MSE Host Cities and Countries Perspectives - From a Human Rights-Based Approach to a Game Changer Host
Staging Mega-Sporting Events takes enormous effort, planning, and preparation, and even more so to deliver them in a way that respects human rights, but the benefit for all people concerned cannot be underestimated.
The goal is for a world of sport that realises and achieves the many the social benefits these sporting competitions can offer. In ten years’ time, we need to move on from talking about issues such as athlete activism and protection, and instead progressed to discussions about the positive impact sport can have on people’s lives in an authentic way.
Media attention on the issue of human rights in sport is increasing, but it is still not part of the mainstream. A handbook developed by the Government of Austria is among several new resources and guidance documents that seek to address this gap.
In terms of next steps to help integrate human rights into MSE planning and delivery a number of key considerations were outlined by major event organisers during the session. They included the importance of:
- Stakeholder engagement - many of the panellists, particularly major event organisers, emphasised the need for stakeholder engagement, particularly when it comes to relying on those with expertise or lived experience in certain areas, particularly from marginalised or vulnerable members of society.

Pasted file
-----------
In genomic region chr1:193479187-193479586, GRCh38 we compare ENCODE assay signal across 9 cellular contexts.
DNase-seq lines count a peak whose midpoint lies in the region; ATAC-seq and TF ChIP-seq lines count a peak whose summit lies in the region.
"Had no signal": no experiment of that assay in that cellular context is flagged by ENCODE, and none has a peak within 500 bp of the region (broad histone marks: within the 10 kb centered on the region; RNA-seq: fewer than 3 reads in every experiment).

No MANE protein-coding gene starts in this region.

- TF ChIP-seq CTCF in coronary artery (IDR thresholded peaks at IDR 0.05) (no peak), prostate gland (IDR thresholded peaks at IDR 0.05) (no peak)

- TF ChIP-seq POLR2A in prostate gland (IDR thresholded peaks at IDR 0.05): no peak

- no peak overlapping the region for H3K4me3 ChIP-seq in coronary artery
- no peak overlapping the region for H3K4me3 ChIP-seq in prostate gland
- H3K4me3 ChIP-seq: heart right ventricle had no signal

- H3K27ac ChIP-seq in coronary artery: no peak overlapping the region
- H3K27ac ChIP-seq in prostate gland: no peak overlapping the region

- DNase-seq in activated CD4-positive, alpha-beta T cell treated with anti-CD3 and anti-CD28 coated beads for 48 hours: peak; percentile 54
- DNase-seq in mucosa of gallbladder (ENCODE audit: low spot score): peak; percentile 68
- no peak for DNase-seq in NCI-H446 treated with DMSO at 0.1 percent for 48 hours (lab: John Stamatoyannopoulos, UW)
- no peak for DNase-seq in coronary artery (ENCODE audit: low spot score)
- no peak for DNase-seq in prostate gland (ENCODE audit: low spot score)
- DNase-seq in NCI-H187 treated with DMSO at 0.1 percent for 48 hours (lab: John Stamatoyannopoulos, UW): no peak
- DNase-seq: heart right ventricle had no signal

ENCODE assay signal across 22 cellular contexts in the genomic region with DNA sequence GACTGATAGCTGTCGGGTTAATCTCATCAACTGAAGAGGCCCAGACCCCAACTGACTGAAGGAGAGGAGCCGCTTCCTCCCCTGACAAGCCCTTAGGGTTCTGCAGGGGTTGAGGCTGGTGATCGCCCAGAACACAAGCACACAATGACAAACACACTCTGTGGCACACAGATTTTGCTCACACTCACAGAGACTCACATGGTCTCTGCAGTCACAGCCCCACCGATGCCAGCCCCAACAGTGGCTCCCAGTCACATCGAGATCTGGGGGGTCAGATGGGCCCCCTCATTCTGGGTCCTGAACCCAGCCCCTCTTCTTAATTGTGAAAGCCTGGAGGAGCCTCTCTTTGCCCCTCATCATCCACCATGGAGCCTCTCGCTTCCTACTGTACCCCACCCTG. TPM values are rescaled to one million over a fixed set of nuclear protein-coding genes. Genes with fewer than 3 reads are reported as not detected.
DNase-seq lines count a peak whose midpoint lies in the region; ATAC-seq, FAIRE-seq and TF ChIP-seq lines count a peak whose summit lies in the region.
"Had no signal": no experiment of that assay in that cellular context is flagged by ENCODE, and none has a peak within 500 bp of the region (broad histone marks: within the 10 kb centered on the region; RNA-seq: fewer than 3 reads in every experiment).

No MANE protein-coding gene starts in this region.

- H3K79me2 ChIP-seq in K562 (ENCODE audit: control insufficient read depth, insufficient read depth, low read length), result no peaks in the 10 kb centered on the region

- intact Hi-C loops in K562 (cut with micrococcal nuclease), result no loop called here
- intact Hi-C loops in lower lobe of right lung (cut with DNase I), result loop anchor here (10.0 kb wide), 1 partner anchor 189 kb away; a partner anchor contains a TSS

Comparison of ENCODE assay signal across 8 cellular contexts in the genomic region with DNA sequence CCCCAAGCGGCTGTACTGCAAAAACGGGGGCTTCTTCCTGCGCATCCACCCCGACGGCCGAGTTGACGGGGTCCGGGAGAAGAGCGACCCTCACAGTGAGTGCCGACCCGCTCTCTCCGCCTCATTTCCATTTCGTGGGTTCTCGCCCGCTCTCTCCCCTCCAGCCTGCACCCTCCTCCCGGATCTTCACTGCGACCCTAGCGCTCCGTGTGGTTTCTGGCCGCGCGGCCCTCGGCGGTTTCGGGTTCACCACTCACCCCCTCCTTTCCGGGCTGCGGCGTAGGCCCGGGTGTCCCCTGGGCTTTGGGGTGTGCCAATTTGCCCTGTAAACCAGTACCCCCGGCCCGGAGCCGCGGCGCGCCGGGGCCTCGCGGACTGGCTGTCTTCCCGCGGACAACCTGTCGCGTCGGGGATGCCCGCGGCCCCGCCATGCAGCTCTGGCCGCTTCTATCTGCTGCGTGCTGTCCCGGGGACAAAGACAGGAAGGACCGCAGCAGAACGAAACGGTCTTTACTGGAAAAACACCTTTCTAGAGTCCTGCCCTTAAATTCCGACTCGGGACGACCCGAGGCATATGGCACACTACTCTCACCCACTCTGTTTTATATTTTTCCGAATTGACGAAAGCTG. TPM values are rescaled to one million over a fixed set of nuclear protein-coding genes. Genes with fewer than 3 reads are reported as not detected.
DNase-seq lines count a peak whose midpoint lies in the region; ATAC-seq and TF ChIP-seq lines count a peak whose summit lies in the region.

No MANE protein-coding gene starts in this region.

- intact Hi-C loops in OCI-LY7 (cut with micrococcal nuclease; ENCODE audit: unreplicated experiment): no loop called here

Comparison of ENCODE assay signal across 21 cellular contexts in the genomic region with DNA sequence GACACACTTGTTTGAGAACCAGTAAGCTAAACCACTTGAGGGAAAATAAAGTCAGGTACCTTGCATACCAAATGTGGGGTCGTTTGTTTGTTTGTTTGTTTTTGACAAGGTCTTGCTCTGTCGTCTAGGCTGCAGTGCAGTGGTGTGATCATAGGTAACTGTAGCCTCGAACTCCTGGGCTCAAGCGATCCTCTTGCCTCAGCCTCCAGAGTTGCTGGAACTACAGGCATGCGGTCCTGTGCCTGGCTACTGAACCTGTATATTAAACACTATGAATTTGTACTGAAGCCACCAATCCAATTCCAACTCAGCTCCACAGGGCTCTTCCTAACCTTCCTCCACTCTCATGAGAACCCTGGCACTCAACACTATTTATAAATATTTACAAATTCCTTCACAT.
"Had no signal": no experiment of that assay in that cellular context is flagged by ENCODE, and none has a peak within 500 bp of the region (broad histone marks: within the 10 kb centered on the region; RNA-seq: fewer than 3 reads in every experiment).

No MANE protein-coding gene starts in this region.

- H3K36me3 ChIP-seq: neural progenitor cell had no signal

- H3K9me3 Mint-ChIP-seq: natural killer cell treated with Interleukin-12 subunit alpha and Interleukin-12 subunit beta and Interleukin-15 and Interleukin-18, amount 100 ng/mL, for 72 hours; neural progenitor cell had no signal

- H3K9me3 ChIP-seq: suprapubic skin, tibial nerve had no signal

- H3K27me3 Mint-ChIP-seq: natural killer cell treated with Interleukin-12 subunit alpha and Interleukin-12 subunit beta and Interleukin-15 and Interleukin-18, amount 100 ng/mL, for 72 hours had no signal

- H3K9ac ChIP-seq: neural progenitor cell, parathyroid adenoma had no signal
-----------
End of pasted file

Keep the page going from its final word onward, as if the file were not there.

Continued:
- An open and inclusive leadership culture – was highlighted as being invaluable when it comes to ensuring human rights are taken seriously in the planning, delivery and legacy of an event
- Human rights being embedded across all policies and functional areas or departments. Everyone should be responsible for human rights and therefore it is an area where there needs to be organisation-wide accountability, with everyone understanding their responsibilities and taking action.
- Resourcing – Providing proper resources and training for priority areas such as safeguarding or ethical sourcing ensures that human rights are respected inside an organisation and by partner organisations, and helps reinforce a culture that takes human rights efforts and considerations seriously.
The Centre’s guidance on the MSE Lifecycle and Games Time Risk can support stakeholders in embedded human rights throughout the sporting event lifecycle, from inception to legacy.